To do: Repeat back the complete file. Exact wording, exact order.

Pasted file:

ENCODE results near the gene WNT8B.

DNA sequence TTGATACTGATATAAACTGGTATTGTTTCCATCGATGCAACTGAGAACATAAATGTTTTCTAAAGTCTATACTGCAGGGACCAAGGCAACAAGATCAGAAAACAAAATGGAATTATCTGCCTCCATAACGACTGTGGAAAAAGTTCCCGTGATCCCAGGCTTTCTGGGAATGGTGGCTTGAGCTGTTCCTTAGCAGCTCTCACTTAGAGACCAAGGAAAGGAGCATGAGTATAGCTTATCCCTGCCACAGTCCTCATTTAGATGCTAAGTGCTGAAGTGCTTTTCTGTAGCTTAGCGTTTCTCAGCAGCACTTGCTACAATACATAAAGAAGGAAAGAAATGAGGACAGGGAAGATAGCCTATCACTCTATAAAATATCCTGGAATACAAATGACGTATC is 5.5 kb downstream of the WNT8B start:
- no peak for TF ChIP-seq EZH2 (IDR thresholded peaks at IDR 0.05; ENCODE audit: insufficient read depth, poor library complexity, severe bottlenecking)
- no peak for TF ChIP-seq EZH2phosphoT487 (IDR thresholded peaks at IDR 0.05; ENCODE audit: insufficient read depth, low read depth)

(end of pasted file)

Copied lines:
ENCODE results near the gene WNT8B.

DNA sequence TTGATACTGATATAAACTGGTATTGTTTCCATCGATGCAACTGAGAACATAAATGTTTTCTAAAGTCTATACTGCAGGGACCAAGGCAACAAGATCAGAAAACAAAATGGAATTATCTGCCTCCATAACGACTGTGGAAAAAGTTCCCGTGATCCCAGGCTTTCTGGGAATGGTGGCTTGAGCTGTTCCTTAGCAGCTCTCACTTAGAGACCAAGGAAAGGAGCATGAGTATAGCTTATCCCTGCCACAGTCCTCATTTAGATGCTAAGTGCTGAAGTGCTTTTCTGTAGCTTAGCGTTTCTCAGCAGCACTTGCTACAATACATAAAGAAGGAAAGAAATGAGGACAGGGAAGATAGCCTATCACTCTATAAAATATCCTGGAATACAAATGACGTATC is 5.5 kb downstream of the WNT8B start:
- no peak for TF ChIP-seq EZH2 (IDR thresholded peaks at IDR 0.05; ENCODE audit: insufficient read depth, poor library complexity, severe bottlenecking)
- no peak for TF ChIP-seq EZH2phosphoT487 (IDR thresholded peaks at IDR 0.05; ENCODE audit: insufficient read depth, low read depth)